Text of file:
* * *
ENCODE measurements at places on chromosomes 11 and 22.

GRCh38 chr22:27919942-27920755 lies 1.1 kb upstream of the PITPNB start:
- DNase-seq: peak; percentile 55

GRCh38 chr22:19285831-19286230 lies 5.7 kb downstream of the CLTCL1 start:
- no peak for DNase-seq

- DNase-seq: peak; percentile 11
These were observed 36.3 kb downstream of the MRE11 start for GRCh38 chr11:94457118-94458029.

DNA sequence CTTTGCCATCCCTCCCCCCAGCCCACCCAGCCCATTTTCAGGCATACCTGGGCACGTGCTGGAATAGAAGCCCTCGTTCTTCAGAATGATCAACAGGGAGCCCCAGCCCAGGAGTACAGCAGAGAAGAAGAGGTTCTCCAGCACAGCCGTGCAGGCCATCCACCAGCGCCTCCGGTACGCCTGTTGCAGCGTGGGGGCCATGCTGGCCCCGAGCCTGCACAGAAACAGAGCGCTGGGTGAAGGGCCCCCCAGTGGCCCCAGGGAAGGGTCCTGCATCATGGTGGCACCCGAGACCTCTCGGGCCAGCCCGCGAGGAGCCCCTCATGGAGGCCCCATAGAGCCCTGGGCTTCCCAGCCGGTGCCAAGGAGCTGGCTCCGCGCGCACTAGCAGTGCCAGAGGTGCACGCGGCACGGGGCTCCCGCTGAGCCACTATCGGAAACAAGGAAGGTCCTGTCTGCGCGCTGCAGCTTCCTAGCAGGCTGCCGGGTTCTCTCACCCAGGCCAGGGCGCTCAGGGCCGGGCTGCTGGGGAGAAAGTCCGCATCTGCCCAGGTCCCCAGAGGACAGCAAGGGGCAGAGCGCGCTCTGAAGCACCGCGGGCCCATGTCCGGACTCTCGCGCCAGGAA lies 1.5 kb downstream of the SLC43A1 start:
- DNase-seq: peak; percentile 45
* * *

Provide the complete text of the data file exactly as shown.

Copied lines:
ENCODE measurements at places on chromosomes 11 and 22.

GRCh38 chr22:27919942-27920755 lies 1.1 kb upstream of the PITPNB start:
- DNase-seq: peak; percentile 55

GRCh38 chr22:19285831-19286230 lies 5.7 kb downstream of the CLTCL1 start:
- no peak for DNase-seq

- DNase-seq: peak; percentile 11
These were observed 36.3 kb downstream of the MRE11 start for GRCh38 chr11:94457118-94458029.

DNA sequence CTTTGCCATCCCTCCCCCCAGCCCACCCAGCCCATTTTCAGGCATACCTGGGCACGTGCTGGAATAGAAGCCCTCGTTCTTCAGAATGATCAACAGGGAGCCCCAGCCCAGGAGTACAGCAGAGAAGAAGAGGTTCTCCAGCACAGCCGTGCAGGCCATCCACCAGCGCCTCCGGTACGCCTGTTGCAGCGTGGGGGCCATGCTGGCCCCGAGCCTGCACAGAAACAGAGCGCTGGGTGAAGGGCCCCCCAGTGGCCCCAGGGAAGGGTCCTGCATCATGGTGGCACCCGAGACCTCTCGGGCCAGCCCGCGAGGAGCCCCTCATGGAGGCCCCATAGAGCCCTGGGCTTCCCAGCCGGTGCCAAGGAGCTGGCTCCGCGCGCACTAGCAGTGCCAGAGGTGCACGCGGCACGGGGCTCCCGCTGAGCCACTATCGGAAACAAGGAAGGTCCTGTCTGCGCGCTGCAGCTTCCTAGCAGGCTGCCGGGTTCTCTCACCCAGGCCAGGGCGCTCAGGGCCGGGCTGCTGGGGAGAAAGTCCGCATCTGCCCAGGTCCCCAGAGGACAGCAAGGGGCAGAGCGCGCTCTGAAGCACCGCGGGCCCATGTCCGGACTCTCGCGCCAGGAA lies 1.5 kb downstream of the SLC43A1 start:
- DNase-seq: peak; percentile 45